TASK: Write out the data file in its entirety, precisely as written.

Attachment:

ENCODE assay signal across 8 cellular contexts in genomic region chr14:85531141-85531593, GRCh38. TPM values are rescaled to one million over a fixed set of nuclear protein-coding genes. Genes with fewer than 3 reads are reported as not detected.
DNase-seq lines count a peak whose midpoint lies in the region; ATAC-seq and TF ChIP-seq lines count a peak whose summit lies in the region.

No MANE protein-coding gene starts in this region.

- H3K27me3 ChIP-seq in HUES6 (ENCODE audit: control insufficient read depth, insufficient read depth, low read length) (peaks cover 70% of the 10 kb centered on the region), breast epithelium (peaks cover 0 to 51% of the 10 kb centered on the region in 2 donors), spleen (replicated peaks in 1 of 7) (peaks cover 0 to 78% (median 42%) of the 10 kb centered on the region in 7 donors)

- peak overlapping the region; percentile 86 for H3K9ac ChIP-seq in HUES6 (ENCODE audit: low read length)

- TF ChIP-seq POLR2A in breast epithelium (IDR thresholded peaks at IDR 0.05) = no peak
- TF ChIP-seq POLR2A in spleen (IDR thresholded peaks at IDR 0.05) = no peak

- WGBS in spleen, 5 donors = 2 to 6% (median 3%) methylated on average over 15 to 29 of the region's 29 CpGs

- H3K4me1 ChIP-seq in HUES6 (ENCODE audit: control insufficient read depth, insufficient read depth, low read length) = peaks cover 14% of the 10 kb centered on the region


ENCODE assay signal across 8 cellular contexts in genomic region chr14:85531141-85531593, GRCh38. TPM values are rescaled to one million over a fixed set of nuclear protein-coding genes. Genes with fewer than 3 reads are reported as not detected.
DNase-seq lines count a peak whose midpoint lies in the region; ATAC-seq and TF ChIP-seq lines count a peak whose summit lies in the region.

No MANE protein-coding gene starts in this region.

- H3K27me3 ChIP-seq in HUES6 (ENCODE audit: control insufficient read depth, insufficient read depth, low read length) (peaks cover 70% of the 10 kb centered on the region), breast epithelium (peaks cover 0 to 51% of the 10 kb centered on the region in 2 donors), spleen (replicated peaks in 1 of 7) (peaks cover 0 to 78% (median 42%) of the 10 kb centered on the region in 7 donors)

- peak overlapping the region; percentile 86 for H3K9ac ChIP-seq in HUES6 (ENCODE audit: low read length)

- TF ChIP-seq POLR2A in breast epithelium (IDR thresholded peaks at IDR 0.05) = no peak
- TF ChIP-seq POLR2A in spleen (IDR thresholded peaks at IDR 0.05) = no peak

- WGBS in spleen, 5 donors = 2 to 6% (median 3%) methylated on average over 15 to 29 of the region's 29 CpGs

- H3K4me1 ChIP-seq in HUES6 (ENCODE audit: control insufficient read depth, insufficient read depth, low read length) = peaks cover 14% of the 10 kb centered on the region